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Sternotherus oderatus: The Common Musk Turtle

By Nadine K. Gill

     Sternotherus oderatus, also known as the common musk turtle or "stinkpot" is a fascinating little turtle. Beyond it's unassuming carapace lies a interesting natural history, some behavioral traits that are anything but common, and a personality that both feisty - and completely engaging.

     Stinkpots are small turtles, with two distinguishing beige or yellow stripes that run from the top and bottom nares of their slightly pointed snout and across the side of their face. It has a domed carapace, a slightly hinged plastron, and under its chin and throat are small beard-like barbels, They are chiefly nocturnal, as evidenced by their large dark eyes, and in the evenings and early mornings you may see them trotting along in the shallows on a river bottom, foraging for food, and using their long neck both to reach their prey and to crane their head up to the surface for a breath of air. They are also accomplished swimmers capable of inhabiting deeper water and when so motivated, will sail through the water with neck extended, looking much like a Canadian goose in flight!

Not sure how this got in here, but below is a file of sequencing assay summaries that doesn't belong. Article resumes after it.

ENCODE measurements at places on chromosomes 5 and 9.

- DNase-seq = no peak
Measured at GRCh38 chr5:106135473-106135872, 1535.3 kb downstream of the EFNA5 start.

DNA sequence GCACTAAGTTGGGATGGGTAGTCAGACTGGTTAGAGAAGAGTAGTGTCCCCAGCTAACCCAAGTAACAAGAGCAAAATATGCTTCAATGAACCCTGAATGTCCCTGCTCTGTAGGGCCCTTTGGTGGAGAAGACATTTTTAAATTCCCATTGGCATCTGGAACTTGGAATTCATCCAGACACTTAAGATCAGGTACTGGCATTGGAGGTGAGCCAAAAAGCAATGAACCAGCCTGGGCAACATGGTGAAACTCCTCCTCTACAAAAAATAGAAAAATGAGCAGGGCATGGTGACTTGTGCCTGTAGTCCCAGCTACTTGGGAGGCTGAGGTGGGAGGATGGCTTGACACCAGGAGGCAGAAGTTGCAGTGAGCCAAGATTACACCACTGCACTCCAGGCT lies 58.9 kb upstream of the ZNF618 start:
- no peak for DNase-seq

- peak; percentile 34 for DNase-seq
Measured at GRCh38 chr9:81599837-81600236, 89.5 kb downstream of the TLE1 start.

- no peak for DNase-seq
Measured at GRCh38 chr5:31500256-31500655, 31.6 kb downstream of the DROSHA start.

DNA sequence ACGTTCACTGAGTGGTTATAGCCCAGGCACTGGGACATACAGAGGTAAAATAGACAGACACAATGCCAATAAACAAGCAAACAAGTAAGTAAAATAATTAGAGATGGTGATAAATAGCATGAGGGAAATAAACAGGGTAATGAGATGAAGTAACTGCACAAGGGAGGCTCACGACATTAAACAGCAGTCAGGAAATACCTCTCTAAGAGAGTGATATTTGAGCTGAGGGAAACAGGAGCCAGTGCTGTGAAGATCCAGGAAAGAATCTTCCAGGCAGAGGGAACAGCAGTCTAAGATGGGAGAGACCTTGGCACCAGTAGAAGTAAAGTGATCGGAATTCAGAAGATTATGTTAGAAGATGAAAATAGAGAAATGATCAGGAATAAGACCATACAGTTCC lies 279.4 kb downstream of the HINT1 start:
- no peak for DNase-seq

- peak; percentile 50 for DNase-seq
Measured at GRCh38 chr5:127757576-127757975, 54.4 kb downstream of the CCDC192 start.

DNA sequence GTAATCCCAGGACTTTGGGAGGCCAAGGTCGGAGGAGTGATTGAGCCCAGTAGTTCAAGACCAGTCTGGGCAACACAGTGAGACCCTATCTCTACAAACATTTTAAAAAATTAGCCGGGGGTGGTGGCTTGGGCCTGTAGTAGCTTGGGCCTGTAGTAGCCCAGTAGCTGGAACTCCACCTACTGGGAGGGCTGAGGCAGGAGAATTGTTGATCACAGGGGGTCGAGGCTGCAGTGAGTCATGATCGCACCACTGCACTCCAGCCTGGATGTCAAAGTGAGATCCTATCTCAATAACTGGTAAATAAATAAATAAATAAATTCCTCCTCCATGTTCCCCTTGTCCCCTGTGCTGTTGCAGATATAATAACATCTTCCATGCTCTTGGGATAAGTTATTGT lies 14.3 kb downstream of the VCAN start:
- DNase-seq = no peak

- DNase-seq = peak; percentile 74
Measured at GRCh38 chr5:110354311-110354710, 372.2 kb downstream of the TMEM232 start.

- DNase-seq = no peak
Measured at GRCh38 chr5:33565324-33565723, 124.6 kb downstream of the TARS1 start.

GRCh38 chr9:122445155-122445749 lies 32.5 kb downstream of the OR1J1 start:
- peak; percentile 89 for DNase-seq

The natural range of S. oderatus is rather large, extending from Quebec and southern Ontario in Canada and from Maine to Florida and west to Texas and Wisconsin in the US. Unlike some of the other musk turtles, S. oderatus are reported to not have a tolerance for brackish water. They tend to prefer slow moving or still water, and though they are a highly aquatic species, rarely coming out to bask in captivity, in their natural habitat they will seeming defy gravity by climbing up near 90 degree angled branches. With surprising strength and a fierce grip, they will hold their hefty little bodies well above the water. When disturbed, adults will quickly drop down, but juveniles may continue to cling fast.